Hearst To Launch ‘Forecasting Our Future’ Project On Weather, Climate

A new “multi-pronged” reporting initiative will debut early next year, focusing on climate and weather’s impact on business, health, household finances and lifestyle, says Barb Maushard, Hearst SVP of news.

Hearst Television is expanding its focus on weather and climate coverage with a new “Forecasting Our Future” initiative.

The goal is to help educate communities about the local impacts of weather and climate to better prepare them for future weather and climate events. Hearst’s meteorologists around the country will collaborate with national correspondents to generate this content for viewers.

Barbara Maushard

Barbara Maushard, Hearst Television SVP of news, says Hearst has long worked to inform and prepare its communities and markets for weather events, and wants to “double down” on their efforts to better explain weather and climate to viewers and reach those in the community.

“We’re good at preparing them today, but we think we can be better,” she says.

Some of the group’s meteorologists are new to their markets while others have served their markets for decades, she says, but either way they are “eager to play a larger role” in explaining weather and climate to the audience.


“They know what to expect, not just the forecast, but they really know what to expect,” she says. They can “dig into issues on weather and science and climate” and speak to the impacts of today and what the impacts may be in the future.

One of Hearst’s branded segments is “Get the Facts.”

“When it comes to weather, there’s a lot of facts, and there’s a lot of data,” she says. “We can tell more about weather, we can teach, we can further our relationship.”

Maushard cites coastal erosion, wildfires and hurricanes as some topics that are of interest to viewers in Hearst markets.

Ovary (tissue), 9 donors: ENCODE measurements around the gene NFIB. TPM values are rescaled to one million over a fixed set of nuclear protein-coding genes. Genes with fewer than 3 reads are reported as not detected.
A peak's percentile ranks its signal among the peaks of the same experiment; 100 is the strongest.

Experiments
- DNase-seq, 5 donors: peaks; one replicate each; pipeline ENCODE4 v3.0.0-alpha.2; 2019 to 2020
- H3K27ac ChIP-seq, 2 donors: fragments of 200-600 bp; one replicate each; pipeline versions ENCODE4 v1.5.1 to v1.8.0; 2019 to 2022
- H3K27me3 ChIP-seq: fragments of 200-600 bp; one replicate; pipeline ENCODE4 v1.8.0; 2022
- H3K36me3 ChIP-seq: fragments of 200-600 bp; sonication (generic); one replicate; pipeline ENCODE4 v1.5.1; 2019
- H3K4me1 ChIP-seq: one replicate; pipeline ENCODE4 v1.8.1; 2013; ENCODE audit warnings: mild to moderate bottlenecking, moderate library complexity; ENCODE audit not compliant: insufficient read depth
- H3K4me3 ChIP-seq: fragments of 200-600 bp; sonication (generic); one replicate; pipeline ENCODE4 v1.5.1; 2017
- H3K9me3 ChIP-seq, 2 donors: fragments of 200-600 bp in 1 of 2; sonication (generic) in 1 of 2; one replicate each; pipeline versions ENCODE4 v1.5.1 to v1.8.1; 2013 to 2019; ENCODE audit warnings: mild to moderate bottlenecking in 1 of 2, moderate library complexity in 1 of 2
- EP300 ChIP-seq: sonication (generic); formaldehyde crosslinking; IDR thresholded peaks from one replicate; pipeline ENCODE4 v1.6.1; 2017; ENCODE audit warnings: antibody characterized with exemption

“We cover these things all the time, and we report in advance on them,” she says.

For a hurricane, Maushard says, meteorologists are on air for four or five days to provide the before, during and after coverage.

But the group typically has focused on the responsibility of preparing its viewers for a weather event rather than “pastcasting,” she says.

“The pastcast piece of it might be valuable to us” in that it would allow the meteorologists to take “a look back at what has happened and help explain it,” Maushard says.

The “Forecasting Our Future” initiative will examine weather’s impact on business, health, household finances and lifestyle in Hearst markets and will begin after the turn of the year. Newsgathering efforts have already started, she says.

The initiative is intended to be “multi-pronged” in that the educational efforts will extend beyond reporting. Teams from Hearst stations will also develop educational offerings that focus on the impact of local and regional weather events for schools and community organizations.

Stories will come from Hearst’s Washington news bureau, its national investigative and consumer reporting units and local stations. National correspondents Jeff Rossen and Mark Albert will report on the consumer and public policy impacts of weather. Maushard expects a combination of regular stories, group-wide specials and regional specials.

The expectation, she adds, is that there will probably be two in-depth stories per month from stations in addition to national contributions.

Hearst’s local meteorologists have access to a number of forecasting tools and technologies, including live Doppler radars as well as systems that help with modeling, she says.

“We have these incredible experts who are truly knowledgeable in the local markets and regions where they live and work. They are impacted as much as their audience is,” Maushard says.

“Weather is so very specific to that region and that market,” she says. “That’s the biggest advantage that a local television group has, is those experts and those people who can understand not just the science but the impacts on those regions.”

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